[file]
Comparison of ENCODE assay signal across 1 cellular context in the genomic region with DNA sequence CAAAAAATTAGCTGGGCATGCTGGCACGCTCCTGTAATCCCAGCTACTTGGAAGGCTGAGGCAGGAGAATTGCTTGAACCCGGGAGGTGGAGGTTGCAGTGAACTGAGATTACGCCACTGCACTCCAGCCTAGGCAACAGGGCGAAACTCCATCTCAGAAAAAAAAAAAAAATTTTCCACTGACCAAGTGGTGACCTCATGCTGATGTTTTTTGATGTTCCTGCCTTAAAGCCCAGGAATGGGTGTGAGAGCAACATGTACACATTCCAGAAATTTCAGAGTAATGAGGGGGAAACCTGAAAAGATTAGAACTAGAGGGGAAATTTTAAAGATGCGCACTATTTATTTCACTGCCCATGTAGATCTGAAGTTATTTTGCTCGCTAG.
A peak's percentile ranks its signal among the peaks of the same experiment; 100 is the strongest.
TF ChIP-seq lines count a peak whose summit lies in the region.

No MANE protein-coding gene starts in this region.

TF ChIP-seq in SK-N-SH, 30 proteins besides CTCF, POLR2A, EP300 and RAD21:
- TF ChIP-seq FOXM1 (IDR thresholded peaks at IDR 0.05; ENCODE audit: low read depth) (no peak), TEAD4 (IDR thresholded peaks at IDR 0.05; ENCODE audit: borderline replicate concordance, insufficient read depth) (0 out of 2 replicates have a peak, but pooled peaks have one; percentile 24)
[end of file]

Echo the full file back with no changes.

Comparison of ENCODE assay signal across 1 cellular context in the genomic region with DNA sequence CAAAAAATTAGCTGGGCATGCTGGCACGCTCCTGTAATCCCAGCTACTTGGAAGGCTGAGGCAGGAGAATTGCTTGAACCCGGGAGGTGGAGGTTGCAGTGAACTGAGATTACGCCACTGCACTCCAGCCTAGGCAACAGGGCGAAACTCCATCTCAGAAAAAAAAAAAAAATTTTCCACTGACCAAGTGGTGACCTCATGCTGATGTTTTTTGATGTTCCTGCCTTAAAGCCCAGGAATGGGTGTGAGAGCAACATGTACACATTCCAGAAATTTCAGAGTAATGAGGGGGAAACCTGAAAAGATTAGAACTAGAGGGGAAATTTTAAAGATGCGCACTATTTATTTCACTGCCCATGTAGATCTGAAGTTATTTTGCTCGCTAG.
A peak's percentile ranks its signal among the peaks of the same experiment; 100 is the strongest.
TF ChIP-seq lines count a peak whose summit lies in the region.

No MANE protein-coding gene starts in this region.

TF ChIP-seq in SK-N-SH, 30 proteins besides CTCF, POLR2A, EP300 and RAD21:
- TF ChIP-seq FOXM1 (IDR thresholded peaks at IDR 0.05; ENCODE audit: low read depth) (no peak), TEAD4 (IDR thresholded peaks at IDR 0.05; ENCODE audit: borderline replicate concordance, insufficient read depth) (0 out of 2 replicates have a peak, but pooled peaks have one; percentile 24)